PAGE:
Okay, some people are going to hate me for this, but… having a heightened sense of touch does not allow you to bend steel unless you also have superhuman strength. Daredevil does not. I think he actually only did this a few times, but I know it’s one of those abilities that people consider to be kinda cool. I say it’s wacky! It’s makes two erroneous assumptions: 1) that every bar of steel even has a weakness in it and 2) that knowing about this weakness is enough to be able to use it. Personally I don’t even buy that having a heightened sense of touch is enough to even feel the weakness (you might have to get some X-rays for that), but that’s just me. 😉

Below is a panel form Daredevil #3, where he rescues Karen from the Owl. Wacky, but cute!

Daredevil bends steel, panel from Daredevil #3
Daredevil bends steel, panel from Daredevil #3

I would like to know one thing, though. How on Earth did Matt sneak out of his cell during The Devil in Cell Block D? We know he didn’t bend the bars, so maybe he just has a very soft and squishy head. Any ideas?

Christine Hanefalk

Christine Hanefalk

Based in Stockholm, Sweden, Christine is a die-hard Daredevil fan who launched The Other Murdock Papers in 2007 to share her passion for Matt Murdock and his friends with other fans.

3 comments

  1. Loeb rewrote the same event in a somehow more acceptable way in DD:Yellow, in which Matt himself, when recalling this, can’t exactly explain if it was a burst of adrenaline or the fact that he was able to feel localized weaknesses into the material.

    Not all kinds of steel have weaknesses, but such weaknesses exist. Mostly in a microscopic, localized form, especially in correspondance of the welding points.

    Such weaknesses count effectively as defects of production, so we can suppose that the Owl was buying these poorly made cages to save some money, maybe to pay his owl-themed blimp.

    Anyway, for it to be a little more realistic they could’ve made the whole act of bending bars less instantaneous.

    Regarding how he was able to escape from his cell, I think it had more to do with some more practical trick, like slipping some small piece of metal inside the cell lock to prevent it from locking and then getting out, or stealing the keys with some “sleight of hand” trick.
    There could be several explaination, not necessarily involving something “wacky” :p.

  2. “…so we can suppose that the Owl was buying these poorly made cages to save some money, maybe to pay his owl-themed blimp.” 😀

    I think your explanation for how Matt got out of his cell is plausible. Picking a lock is something every self-respection superhero should be able to do. I think Bru left the whole explanation of how he did it open so that every reader could decide for themselves perhaps. 🙂

    My first instinct wasn’t to think it was something wacky. The criteria that have to be met for something to be a “wacky power” is usually when you have that “wait a minute, it doesn’t work that way” reaction to something. Like when the writers are using a key to open a (metaphorical) lock, except that everyone knows that the key doesn’t fit. That’s when you get these “heightened sense of touch = bending steel bars” scenarios that just don’t make sense. Sure, it’s a superhero comic, but there still has to be a plausible explanation at work in order for the reader to be able to suspend their disbelief.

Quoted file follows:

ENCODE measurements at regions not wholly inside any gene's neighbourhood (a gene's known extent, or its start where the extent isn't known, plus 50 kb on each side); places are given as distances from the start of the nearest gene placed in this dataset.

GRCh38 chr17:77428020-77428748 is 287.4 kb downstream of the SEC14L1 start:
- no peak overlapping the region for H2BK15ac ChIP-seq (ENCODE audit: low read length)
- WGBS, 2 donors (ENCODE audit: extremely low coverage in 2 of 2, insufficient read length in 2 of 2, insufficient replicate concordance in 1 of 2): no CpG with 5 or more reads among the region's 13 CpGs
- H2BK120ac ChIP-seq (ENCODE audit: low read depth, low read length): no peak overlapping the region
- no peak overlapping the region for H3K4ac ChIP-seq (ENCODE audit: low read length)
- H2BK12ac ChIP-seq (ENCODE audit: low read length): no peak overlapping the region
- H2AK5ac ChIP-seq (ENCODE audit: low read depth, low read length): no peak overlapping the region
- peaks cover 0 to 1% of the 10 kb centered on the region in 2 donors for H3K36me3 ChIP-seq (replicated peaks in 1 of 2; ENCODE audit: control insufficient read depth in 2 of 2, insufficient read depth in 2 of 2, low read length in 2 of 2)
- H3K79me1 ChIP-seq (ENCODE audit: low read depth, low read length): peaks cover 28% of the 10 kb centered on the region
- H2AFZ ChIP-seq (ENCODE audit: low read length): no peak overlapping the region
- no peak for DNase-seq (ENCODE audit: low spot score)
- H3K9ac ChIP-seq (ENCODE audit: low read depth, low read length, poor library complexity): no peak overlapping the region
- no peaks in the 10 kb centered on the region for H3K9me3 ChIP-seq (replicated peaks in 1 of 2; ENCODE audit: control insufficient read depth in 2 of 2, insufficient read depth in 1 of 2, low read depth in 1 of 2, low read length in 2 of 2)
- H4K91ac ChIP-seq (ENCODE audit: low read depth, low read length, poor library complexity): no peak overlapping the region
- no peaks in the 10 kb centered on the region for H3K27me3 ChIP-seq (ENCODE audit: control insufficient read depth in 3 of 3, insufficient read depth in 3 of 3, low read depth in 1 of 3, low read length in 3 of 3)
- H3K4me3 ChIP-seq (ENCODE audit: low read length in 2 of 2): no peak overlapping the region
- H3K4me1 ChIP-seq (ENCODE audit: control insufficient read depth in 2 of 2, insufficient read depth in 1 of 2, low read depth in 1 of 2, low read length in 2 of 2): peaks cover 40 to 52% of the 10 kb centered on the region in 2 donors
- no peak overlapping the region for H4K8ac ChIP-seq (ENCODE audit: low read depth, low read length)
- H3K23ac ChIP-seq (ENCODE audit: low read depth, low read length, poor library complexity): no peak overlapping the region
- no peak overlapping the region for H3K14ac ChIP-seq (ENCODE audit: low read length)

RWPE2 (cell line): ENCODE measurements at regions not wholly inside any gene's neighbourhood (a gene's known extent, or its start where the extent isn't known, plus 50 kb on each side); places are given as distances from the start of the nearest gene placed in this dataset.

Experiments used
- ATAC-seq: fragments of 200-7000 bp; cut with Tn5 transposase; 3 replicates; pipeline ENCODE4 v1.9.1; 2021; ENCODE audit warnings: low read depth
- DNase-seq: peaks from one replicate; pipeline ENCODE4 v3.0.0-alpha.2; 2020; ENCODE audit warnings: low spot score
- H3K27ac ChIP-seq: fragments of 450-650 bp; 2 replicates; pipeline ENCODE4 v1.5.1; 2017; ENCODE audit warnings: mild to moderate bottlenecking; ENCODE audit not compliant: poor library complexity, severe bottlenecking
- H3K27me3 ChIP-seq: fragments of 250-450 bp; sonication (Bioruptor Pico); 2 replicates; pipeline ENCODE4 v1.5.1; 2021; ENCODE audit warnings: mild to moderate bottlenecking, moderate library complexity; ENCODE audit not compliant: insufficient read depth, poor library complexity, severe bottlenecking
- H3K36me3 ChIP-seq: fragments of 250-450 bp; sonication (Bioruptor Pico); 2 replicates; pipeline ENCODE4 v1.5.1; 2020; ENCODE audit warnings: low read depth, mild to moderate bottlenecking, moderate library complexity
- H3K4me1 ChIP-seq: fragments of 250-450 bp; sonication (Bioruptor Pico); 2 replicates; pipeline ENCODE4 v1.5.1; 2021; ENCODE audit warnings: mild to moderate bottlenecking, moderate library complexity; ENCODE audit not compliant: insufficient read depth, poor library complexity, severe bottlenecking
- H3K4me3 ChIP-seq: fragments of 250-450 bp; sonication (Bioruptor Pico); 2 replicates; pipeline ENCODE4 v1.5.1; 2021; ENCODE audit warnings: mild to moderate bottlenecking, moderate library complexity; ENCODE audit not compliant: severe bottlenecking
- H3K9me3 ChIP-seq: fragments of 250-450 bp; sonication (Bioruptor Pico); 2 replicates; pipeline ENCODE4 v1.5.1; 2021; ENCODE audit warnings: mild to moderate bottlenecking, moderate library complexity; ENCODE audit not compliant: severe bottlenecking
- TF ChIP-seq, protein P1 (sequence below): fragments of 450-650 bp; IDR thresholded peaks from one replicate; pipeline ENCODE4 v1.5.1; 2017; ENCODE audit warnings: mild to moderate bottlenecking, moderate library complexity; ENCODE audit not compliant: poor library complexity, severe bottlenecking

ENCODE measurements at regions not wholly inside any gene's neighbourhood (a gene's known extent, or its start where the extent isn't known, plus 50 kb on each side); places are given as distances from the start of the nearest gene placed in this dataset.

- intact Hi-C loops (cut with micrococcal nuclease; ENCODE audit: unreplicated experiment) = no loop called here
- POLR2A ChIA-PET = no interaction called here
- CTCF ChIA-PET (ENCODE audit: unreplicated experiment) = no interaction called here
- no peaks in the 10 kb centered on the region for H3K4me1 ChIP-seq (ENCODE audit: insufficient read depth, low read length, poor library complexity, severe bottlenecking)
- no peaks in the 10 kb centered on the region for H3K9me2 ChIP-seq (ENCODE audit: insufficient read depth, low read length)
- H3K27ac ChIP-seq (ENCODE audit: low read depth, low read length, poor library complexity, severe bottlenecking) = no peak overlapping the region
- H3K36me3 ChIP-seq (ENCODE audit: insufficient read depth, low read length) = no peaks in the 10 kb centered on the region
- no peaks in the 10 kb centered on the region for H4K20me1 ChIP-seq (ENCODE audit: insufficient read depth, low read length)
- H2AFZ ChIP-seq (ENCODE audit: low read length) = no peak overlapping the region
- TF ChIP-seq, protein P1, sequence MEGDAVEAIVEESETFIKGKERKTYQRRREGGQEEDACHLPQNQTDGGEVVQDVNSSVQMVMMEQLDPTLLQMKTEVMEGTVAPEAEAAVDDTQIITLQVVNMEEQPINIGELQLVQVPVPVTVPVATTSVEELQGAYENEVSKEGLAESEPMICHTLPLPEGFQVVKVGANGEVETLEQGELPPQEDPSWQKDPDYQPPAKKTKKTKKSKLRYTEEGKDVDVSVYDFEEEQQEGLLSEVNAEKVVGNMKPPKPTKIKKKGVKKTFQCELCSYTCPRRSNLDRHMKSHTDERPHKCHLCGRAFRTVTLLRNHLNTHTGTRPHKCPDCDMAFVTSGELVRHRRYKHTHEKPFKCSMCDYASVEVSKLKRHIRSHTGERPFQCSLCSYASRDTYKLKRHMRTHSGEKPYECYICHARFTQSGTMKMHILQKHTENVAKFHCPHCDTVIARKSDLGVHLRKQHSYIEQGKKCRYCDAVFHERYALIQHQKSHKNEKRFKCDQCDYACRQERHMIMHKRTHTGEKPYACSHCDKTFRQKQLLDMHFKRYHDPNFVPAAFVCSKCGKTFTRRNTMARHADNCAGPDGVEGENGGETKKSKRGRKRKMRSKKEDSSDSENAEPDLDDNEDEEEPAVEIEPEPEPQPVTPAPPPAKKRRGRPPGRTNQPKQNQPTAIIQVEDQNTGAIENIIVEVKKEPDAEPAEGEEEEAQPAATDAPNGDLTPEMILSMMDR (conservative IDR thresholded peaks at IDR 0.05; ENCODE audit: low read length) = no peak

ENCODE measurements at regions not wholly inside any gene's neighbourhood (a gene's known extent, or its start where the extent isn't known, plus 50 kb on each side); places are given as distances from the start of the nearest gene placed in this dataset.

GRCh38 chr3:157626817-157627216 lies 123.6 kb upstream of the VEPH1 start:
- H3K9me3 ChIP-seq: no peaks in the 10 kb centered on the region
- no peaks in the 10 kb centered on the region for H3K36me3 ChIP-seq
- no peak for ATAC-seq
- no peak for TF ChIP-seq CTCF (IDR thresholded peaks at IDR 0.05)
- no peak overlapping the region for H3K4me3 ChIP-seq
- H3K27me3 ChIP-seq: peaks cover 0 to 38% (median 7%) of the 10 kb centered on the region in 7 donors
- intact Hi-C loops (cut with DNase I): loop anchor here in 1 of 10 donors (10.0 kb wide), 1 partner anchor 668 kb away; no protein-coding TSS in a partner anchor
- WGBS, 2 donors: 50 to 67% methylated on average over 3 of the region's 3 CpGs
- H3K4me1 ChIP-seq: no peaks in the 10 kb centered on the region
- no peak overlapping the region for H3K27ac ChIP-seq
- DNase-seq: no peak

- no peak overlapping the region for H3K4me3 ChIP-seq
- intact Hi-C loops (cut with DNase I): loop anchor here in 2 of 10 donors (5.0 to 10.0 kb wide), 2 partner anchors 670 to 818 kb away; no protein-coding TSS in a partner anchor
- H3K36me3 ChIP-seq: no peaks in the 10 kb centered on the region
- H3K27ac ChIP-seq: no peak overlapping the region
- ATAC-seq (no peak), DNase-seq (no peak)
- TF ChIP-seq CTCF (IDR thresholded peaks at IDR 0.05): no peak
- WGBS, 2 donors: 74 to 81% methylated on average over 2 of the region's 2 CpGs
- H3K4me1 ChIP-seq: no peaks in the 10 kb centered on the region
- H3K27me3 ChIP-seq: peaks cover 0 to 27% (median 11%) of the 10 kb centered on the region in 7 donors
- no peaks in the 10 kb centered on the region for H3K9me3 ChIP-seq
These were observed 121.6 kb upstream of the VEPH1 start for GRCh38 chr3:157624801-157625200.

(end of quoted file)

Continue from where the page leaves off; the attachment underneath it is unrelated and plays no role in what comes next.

Speaking of Loeb and wacky powers, it was interesting to note that he ignored the event mentioned in Wacky power #2 entirely in his retelling of the early years. I think that would have been very hard to rework in a way that would meet the storytelling standards of today. 🙂

  3. “It’s makes two erroneous assumptions: 1) that every bar of steel even has a weakness in it and 2) that knowing about this weakness is enough to be able to use it. Personally I don’t even buy that having a heightened sense of touch is enough to even feel the weakness (you might have to get some X-rays for that), but that’s just me. ;)”

    I could buy it if the writer said he was probing for weaknesses with his radar sense, not his fingertips. We’ve seen DD’s radar sense act like X-rays often over the years. As you point out, this may not make total sense, but it’s a well-established way his powers can work. It’s not too much of a stretch to accept that a power than can penetrate solid objects can be used to penetrate a material and probe it for flaws and stress points, as well. This does not require that every steel bar have a weakness. In the panel above he’s only bending one bar. Which one? The one with the weakness, of course, against which a strong man can pit his strength and bend it.

    Not by analyzing it with his fingertips, though.

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